If you are facing a felony or a misdemeanor DUI, here’s a guide to help you understand the legal definitions of these charges, and what they involve.
There is a lot of confusion about the differences. And you may simply be asking things like what is a felony? If you are facing a misdemeanor or felony DUI – or a loved one is – here is what you need to know.
The Felony Definition Is:
In broad terms, a felony is considered to be a severe crime. Felony sentences lead to imprisonment for one year or longer, USLegal.com reports. Murder, rape, and burglary are all considered serious offenses and harsh penalties come along with the felony title. Under state law, inmates serving time for felonious crimes are sent to state prisons. This is because sentences that are shorter than one year are carried out at county jails.
Felonies are usually classified by how serious they are. So, of course, the more worse the crime, the harsher the penalty. Felony classification is also by the jurisdiction where they happened. And, the kind of crime committed. In these instances, there are categories that rank the severity of the crime.
A Class A felony is punished more severely than a Class B felony or Class C felony. The statute of limitations regarding felonies varies according to jurisdiction.
What Is a Misdemeanor?
A misdemeanor is a criminal act that’s not as severe as a felony. As with the felony definition, misdemeanor laws vary from one jurisdiction to another. Misdemeanors include such acts as disturbing the peace and petty theft. They also include drunk driving that doesn’t result in injuries to others and public drunkenness. Other criminal acts in this category are simple assault and battery, and traffic violations. They are usually tried in local municipal or justice courts and punishments may include fines or incarceration in county jails.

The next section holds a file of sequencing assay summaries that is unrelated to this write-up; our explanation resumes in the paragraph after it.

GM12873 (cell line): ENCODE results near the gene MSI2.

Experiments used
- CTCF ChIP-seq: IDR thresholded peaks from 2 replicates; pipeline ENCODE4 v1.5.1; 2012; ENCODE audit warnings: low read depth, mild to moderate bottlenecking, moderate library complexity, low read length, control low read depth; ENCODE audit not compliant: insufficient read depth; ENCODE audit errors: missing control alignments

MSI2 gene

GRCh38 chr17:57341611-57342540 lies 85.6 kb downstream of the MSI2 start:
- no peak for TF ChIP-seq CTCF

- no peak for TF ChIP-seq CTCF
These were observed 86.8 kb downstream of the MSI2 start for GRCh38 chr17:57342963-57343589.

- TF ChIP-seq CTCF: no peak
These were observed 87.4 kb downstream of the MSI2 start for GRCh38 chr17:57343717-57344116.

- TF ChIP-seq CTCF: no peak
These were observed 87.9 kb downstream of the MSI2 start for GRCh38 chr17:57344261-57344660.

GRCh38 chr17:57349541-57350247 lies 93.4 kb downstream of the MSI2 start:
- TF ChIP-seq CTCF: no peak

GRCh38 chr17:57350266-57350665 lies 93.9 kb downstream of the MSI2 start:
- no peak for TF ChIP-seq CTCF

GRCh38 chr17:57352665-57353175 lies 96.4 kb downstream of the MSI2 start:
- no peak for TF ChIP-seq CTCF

Most commonly, they are considered Class 1 through Class 3, or Class A through Class C. As with felonies, Classes 1 or A are ranked as the most serious crimes and carry the strictest penalties. In some jurisdictions, there are “unclassified” misdemeanors — also called Class 4 or Class D misdemeanors. These are decided on a case-by-case basis, with a judge deciding what the punishment will be.
In some cases, a misdemeanor DUI or DWI can be elevated to felony status, depending upon these factors, according to VeryWellMind:
If the incident results in injuries or death.
In most states, if a driver injures or kills someone, felony charges will likely be filed. If you run a red light and hit another car while intoxicated and injure your passengers or people in the other car, there’s a good chance you’ll be charged with a felony. Felony charges aren’t as likely if someone rear ends you at a red light or stop sign and injures you or your passengers, even if you have been drinking.
If you’re breaking other laws or driving on a suspended license
Depending upon the jurisdiction, if you are arrested for DUI while also breaking other laws, your charges may be elevated to felony status. Or, if you’re driving on a suspended license and are arrested for an additional DUI, some states will elevate this to a felony. The same holds true if your license is restricted or revoked.
If you’re caught driving with an elevated Blood Alcohol Count (BAC)
In all 50 states, you’re considered to be driving impaired if your BAC content is .08 percent. Some states have a set BAC level which automatically triggers felony charges. This level is often around 0.16 percent. In other states, a higher BAC level can result in stricter punishment if you’re convicted of a misdemeanor DUI. VeryWellMind notes that the higher your BAC is, the harsher the punishment will be.
If you are driving DUI with kids in your vehicle